Golden Sombrero (baseball slang)

Laurence Horn laurence.horn at YALE.EDU
Tue Jul 25 01:45:32 UTC 2006

At 3:21 PM -0500 7/24/06, Mullins, Bill AMRDEC wrote:
>Sports Illustrated   07-29-1991 Page: 56
>A One-Note Horn
>On July 17, Oriole designated hitter Sam Horn became the first
>nonpitcher in major league history to strike out six straight times
>in one game. In the 15- inning game against the Royals, Horn whiffed
>on six straight at bats before doubling. He matched the one-game
>consecutive strikeout record set by Carl Weilman, a pitcher for the
>St. Louis Browns, in 1913. ''Three strikeouts is a hat trick, four is
>a sombrero, five is a golden sombrero, and six is now called a
>Horn,'' said Baltimore pitcher Mike Flanagan. ''Seven would have been
>a Horn a Plenty. When you make history, you've got to put your name
>on it.''

Yup, a Horn a Plenty, that's what we're all about.  But if 4 whiffs
in a game earns one a golden sombrero (pace Flanagan) and 5 Ks a
platinum sombrero (pace Flanagan again, who shoulda stuck to his
southpaw flings and his mediocre managing and left the lexicography
to the pros), 6 Ks if anything should be worth at least a _Golden_
Horn, thereby earning Sam and all us kinfolk a free trip to Istanbul
for kebabs, eggplant, and baklava.

Also, while admittedly flattered by the attention, I'm also a bit
unclear on just how my distant cousin Sam--now remembered mostly
through the Sons of Sam Horn, a popular forum for Red Sox chat ("A
roller-coaster diary of ecstasy and misery so overwhelming, it would
make even Dostoevsky go weak in the knees and have to steady himself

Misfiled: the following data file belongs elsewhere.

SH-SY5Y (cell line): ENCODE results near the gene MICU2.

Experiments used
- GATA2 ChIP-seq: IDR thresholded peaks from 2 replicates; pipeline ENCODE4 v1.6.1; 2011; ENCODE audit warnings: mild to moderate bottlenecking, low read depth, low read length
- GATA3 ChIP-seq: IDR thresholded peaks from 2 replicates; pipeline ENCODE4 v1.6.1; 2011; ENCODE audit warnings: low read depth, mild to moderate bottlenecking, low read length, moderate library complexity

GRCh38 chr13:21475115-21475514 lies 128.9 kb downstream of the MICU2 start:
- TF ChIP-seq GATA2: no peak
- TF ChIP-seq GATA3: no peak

on the furniture")--"ma[d]e history" for his 6 strikeout game in July
1991 when, as the useful site
makes clear, his feat of striking out 6 times in a game was antedated
by at least five others dating back to 1913, and followed by one.
Sam Horn was perhaps the largest of the perpetrators, though.
Besides, you gotta admit "a golden Horn" sounds a lot classier than
"a golden Weilman".

--Larry "a" Horn "a plenty"

>>  -----Original Message-----
>>  From: American Dialect Society
>>  [mailto:ADS-L at LISTSERV.UGA.EDU] On Behalf Of Benjamin Zimmer
>>  Sent: Sunday, July 23, 2006 11:52 AM
>>  Subject: Re: Golden Sombrero (baseball slang)
>>  ---------------------- Information from the mail header
>>  -----------------------
>>  Sender:       American Dialect Society <ADS-L at LISTSERV.UGA.EDU>
>>  Poster:       Benjamin Zimmer <bgzimmer at BABEL.LING.UPENN.EDU>
>>  Subject:      Re: Golden Sombrero (baseball slang)
>>  --------------------------------------------------------------
>>  -----------------
>>  On 7/23/06, Laurence Horn <laurence.horn at> wrote:
>>  > >On 7/23/06, Benjamin Zimmer <bgzimmer at> wrote:
>>  > >>Dickson's got it from 1989 (Don Baylor), but Factiva and
>>  > >>Newspaperarchive push it back to 1987 (Pete Rose).
>>  > >>
>>  > >>-----
>>  > >>Associated Press, June 16, 1987
>>  > >>"We had two guys who got the 'Golden Sombrero' tonight. You know
>>  > >>what the Golden Sombrero is don't you? It's the hat trick
>>  plus one. Our No.
>>  > >>1 and No. 8 hitters struck out four times each." -- Cincinnati
>>  > >>Manager Pete Rose. Houston's Mike Scott struck out 14
>>  Reds, leading
>>  > >>Houston to a 4-0 victory Monday.
>>  > >>-----
>>  >
>>  > These days, with strikeout totals up across the board for
>>  hitters, the
>>  > really impressive feat is the platinum sombrero (five times in a
>>  > game).  Checking on google, I find that there's even a term
>>  (one I've
>>  > never actually heard, since it doesn't come up too often for obvious
>>  > reasons) for striking out six times in a game, generally requiring
>>  > extra innings to achieve.  The etymology of the original is
>>  evidently
>>  > from a hat trick (presumably an ironic transfer from the
>>  positive use
>>  > we've discussed here relating to scoring in hockey and
>>  other sports)
>  > > only with a larger hat.
>>  As indeed Mr. Rose suggests ("the hat trick plus one").
>>  Speaking of positive and negative terms for numerical
>>  sporting feats, bowling has "turkey" for three consecutive
>>  strikes and "(turkey) buzzard" for three consecutive splits.
>>  I see "turkey" was discussed here briefly back in 2003.
>>  --Ben Zimmer
>>  ------------------------------------------------------------
>>  The American Dialect Society -
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